Research and development. Currently, we know of only a few ways to work with cannabis from a tincture to the flower and I think that the delivery method will expand. When you have the population at the level it is now, we will come up with clever ways of delivery. Distribution is also very cool to look at since it is currently an abstract painting that you have to blink a few times to come up with some interpretations to work within the future. There have already been some really interesting methods proposed and this will continue to develop. When you thought the tobacco industry was dying, all of a sudden vapes came along and revived an industry that had all these negative connotations. When you look at any industry there is a cycle of re-introduction or re-invention in their themes that make them work in the current environment, if you can’t adapt you will eventually just fade away. A great example is McDonald’s, they are currently doing a made to order quarter pounder since fresh is good despite adding a few seconds to your order, I personally think Ray Kroc would be proud.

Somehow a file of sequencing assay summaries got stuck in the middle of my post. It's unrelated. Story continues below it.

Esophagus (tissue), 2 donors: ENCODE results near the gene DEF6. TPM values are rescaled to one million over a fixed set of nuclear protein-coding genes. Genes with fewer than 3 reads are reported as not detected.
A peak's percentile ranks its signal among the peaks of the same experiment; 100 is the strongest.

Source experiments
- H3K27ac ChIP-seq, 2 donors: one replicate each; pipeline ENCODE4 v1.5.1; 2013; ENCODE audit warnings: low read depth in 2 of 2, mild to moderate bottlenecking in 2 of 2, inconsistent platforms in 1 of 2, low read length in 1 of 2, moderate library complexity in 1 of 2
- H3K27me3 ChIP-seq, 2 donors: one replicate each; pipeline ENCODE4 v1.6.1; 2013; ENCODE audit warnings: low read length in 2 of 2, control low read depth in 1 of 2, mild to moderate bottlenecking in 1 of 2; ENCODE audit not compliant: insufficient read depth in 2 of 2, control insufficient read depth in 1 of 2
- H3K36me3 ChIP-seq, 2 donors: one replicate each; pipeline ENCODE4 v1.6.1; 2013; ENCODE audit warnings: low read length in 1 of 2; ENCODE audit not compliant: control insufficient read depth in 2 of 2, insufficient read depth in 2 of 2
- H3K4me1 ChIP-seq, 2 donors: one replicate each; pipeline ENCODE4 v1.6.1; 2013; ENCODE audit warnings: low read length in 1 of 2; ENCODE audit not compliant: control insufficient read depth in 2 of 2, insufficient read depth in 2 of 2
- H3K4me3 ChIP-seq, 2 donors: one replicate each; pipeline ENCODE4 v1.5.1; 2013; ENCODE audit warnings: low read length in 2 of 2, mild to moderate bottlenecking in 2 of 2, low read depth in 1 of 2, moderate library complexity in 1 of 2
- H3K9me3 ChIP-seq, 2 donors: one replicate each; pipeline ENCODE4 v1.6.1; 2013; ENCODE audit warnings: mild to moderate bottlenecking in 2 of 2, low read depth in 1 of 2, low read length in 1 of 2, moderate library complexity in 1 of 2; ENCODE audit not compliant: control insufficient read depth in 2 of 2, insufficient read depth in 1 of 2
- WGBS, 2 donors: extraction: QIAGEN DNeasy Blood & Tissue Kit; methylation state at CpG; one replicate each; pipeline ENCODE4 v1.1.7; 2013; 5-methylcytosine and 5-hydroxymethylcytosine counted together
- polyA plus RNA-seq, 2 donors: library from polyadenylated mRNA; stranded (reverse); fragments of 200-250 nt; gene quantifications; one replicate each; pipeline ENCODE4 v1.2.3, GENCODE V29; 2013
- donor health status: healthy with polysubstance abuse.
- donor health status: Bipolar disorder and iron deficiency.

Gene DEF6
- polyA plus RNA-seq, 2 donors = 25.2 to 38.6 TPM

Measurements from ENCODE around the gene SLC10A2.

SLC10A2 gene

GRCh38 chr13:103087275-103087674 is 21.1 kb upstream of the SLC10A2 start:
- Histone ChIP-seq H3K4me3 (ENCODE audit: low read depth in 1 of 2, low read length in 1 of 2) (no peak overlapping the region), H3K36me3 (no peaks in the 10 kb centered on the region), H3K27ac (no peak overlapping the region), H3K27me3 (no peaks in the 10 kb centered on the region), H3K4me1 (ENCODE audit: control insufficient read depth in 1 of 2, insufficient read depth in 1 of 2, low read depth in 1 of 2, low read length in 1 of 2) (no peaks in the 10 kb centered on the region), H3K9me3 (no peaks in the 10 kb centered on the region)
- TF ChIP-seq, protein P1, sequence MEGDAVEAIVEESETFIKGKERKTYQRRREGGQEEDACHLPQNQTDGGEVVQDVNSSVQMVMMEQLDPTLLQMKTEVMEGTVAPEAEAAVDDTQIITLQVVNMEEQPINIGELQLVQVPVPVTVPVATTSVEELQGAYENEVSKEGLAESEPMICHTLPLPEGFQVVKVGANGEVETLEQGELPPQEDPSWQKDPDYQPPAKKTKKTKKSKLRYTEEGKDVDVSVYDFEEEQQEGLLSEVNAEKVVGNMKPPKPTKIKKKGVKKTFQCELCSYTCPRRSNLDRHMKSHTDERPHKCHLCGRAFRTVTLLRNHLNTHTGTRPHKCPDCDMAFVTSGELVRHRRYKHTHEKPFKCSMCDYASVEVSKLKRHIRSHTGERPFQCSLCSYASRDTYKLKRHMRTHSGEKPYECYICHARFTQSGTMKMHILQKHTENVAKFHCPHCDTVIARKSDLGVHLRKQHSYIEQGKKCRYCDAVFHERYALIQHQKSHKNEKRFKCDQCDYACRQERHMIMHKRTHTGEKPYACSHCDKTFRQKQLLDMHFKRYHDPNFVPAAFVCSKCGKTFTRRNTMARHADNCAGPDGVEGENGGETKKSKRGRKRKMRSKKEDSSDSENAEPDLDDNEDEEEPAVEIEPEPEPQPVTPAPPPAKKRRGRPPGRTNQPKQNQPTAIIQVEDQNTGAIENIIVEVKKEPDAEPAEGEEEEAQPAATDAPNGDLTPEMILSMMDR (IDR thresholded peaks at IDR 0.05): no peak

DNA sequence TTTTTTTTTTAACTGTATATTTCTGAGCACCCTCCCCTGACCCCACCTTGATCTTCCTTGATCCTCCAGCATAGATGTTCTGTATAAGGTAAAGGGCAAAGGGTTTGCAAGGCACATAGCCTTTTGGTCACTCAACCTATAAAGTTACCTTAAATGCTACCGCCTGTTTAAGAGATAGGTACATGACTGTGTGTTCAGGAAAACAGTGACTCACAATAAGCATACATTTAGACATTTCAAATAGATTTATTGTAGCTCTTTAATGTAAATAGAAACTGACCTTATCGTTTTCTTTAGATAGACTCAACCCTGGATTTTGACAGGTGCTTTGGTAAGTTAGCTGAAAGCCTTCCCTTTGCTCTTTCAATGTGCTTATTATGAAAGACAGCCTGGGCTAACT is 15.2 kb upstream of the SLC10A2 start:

What advice would you give to other CEOs or founders to help their employees to thrive?

In the first couple of years if you don’t’ have the support I do then I would say that a strong voice with clear goals is the biggest benefit for a CEO. Any CEO that wavers with any challenge doesn’t have the vision and foresight to take the company to the first level. I hate to sound like a broken record, but I am surrounded by talent that I respect and am not new to the CEO game so I am just really happy where Grove stands right now.

You are a person of great influence. If you could inspire a movement that would bring the most amount of good to the most amount of people, what would that be? You never know what your idea can trigger. 🙂

Prison reform, opioid reform, minority support in three short points. All three of these issues should be discussed and the benefits are what America needs.

What is the best way our readers can follow you on social media?

You can connect with me personally on LinkedIn, follow us on Twitter, like us on Facebook, and watch our informative videos on YouTube. I love connecting with individuals who are either in the industry or support it. We also have a great team at Grove Group Management, so feel free to reach out and a member of our team would be more than happy to answer any of your questions.

Jilea Hemmings is the CEO & Co-Founder of Leaf Tyme. She is running a series on Leaders In The Cannabis Industry.